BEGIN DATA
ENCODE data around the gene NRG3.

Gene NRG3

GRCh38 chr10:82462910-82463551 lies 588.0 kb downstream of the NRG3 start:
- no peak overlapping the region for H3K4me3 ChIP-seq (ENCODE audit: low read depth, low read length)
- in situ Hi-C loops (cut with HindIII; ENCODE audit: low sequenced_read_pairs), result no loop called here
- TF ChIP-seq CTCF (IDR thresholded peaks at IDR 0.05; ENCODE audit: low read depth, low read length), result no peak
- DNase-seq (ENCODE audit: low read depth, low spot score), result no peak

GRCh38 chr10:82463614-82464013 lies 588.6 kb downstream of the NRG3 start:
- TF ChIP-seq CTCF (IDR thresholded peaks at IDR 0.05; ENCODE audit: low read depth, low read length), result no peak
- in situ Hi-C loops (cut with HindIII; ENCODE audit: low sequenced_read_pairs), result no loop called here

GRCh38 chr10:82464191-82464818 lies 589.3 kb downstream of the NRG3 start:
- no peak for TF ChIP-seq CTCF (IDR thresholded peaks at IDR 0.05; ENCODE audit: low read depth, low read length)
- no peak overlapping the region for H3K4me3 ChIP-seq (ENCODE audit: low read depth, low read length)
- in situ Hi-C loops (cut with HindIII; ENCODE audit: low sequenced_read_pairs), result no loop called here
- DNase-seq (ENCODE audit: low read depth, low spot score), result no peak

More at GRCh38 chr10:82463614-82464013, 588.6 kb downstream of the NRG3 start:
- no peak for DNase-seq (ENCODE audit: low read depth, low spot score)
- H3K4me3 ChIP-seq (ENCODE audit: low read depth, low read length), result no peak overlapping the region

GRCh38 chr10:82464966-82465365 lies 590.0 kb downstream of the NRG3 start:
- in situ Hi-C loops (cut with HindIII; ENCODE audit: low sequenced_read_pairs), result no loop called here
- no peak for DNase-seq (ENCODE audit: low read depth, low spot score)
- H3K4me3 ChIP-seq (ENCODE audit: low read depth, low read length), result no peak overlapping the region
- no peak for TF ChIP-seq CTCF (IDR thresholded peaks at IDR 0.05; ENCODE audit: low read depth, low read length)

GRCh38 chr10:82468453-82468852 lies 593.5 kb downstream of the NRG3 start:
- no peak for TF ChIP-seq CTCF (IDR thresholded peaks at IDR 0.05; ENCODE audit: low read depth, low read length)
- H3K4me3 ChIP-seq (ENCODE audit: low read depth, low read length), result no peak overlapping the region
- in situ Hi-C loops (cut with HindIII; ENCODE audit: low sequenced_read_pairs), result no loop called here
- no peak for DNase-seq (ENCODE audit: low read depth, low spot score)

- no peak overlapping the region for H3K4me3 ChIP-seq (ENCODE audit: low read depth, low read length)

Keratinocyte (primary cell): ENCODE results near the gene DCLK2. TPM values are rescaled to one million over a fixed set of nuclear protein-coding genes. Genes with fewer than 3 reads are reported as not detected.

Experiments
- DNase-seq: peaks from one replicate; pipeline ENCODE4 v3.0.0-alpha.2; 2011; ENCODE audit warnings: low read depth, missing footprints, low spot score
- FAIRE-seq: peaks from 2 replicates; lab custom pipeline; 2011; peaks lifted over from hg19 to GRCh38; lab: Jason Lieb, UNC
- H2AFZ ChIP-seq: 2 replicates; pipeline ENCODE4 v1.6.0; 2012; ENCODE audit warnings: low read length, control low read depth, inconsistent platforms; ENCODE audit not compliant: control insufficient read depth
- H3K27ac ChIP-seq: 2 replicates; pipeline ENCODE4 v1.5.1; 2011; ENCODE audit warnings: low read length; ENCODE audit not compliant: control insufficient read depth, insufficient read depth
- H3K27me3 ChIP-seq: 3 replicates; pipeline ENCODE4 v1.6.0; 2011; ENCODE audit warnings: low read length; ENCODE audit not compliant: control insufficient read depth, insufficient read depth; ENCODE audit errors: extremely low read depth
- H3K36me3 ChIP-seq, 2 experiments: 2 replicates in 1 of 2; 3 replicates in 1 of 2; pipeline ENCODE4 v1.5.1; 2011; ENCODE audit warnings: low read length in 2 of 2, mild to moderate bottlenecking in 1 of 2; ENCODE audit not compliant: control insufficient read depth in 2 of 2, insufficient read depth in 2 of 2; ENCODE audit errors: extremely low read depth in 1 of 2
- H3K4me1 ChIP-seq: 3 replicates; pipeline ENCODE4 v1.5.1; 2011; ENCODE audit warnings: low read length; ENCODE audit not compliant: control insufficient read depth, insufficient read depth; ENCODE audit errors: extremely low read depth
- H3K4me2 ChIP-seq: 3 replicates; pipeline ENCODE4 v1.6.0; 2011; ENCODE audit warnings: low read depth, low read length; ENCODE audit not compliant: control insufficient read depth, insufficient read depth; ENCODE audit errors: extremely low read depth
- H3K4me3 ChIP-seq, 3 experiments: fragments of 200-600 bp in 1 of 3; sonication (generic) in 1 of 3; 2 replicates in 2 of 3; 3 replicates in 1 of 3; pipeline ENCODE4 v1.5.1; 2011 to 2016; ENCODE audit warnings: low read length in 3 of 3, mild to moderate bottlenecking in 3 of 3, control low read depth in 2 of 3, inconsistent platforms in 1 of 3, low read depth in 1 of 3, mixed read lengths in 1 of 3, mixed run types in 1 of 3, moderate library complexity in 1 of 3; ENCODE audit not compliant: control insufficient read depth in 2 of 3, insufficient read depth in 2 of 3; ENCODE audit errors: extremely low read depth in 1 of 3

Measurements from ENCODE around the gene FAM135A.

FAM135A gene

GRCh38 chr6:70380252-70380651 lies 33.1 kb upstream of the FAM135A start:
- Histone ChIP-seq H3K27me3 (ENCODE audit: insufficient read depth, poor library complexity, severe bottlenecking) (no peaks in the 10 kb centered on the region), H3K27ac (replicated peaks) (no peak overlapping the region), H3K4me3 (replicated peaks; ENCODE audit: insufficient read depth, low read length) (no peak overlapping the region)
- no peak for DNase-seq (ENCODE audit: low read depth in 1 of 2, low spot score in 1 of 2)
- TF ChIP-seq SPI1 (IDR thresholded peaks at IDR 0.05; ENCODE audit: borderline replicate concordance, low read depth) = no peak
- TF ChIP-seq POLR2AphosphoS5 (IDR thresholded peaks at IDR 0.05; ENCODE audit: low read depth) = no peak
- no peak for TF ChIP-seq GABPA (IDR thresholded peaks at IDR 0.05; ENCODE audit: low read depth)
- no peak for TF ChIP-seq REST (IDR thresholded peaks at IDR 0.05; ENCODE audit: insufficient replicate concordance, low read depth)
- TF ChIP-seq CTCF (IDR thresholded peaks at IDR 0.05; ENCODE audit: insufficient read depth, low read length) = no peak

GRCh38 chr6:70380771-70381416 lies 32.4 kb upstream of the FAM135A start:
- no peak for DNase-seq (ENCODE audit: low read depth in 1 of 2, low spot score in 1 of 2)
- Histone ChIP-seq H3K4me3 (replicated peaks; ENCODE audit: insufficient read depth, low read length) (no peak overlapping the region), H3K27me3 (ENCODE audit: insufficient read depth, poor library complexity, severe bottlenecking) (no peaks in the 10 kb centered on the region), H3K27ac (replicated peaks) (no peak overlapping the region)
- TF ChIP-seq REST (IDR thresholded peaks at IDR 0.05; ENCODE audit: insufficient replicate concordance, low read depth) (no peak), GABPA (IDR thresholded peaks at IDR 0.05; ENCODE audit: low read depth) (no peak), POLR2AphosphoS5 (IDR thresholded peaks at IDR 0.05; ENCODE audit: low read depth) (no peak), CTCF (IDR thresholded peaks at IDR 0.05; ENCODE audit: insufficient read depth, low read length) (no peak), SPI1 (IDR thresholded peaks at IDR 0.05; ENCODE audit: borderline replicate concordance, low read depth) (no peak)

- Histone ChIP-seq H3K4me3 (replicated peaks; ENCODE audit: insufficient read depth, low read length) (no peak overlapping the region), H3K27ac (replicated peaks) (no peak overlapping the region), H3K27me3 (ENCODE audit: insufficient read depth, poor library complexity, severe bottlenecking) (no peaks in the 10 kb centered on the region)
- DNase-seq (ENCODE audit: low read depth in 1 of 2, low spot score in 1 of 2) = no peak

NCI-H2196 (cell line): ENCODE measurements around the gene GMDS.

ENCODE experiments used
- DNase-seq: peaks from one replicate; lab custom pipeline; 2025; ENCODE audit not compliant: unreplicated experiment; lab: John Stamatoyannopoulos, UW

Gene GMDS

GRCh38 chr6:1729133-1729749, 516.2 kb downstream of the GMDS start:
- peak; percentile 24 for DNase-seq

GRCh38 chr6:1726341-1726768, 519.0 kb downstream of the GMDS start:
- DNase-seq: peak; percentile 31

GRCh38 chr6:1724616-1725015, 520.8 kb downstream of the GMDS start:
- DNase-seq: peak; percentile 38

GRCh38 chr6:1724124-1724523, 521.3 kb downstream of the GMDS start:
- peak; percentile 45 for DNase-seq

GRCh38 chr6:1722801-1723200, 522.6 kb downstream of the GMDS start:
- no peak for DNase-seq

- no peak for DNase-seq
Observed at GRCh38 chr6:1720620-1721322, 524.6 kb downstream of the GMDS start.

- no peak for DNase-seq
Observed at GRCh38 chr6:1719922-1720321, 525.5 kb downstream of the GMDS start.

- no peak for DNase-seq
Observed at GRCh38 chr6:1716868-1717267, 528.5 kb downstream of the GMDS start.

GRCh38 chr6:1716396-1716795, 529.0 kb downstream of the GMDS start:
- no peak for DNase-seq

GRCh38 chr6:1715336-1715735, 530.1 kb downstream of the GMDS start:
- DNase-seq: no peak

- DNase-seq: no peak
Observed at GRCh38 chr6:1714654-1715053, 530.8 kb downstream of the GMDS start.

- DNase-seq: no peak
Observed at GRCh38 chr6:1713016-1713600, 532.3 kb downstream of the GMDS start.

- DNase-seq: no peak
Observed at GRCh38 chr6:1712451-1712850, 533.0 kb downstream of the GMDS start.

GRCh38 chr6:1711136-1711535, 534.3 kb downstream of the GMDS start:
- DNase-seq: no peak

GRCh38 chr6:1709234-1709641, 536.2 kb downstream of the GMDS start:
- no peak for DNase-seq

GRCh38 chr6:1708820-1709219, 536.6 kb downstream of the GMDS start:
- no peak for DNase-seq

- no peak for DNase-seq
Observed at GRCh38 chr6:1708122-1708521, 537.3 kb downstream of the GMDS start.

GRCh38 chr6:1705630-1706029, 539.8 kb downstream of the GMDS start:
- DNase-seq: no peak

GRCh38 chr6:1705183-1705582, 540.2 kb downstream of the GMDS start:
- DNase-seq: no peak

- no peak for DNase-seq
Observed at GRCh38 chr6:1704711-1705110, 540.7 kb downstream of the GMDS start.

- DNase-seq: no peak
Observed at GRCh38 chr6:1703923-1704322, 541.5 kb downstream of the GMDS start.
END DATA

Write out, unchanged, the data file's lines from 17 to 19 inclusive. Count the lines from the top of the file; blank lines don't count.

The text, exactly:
- no peak for DNase-seq (ENCODE audit: low read depth, low spot score)
- H3K4me3 ChIP-seq (ENCODE audit: low read depth, low read length), result no peak overlapping the region

GRCh38 chr10:82464966-82465365 lies 590.0 kb downstream of the NRG3 start: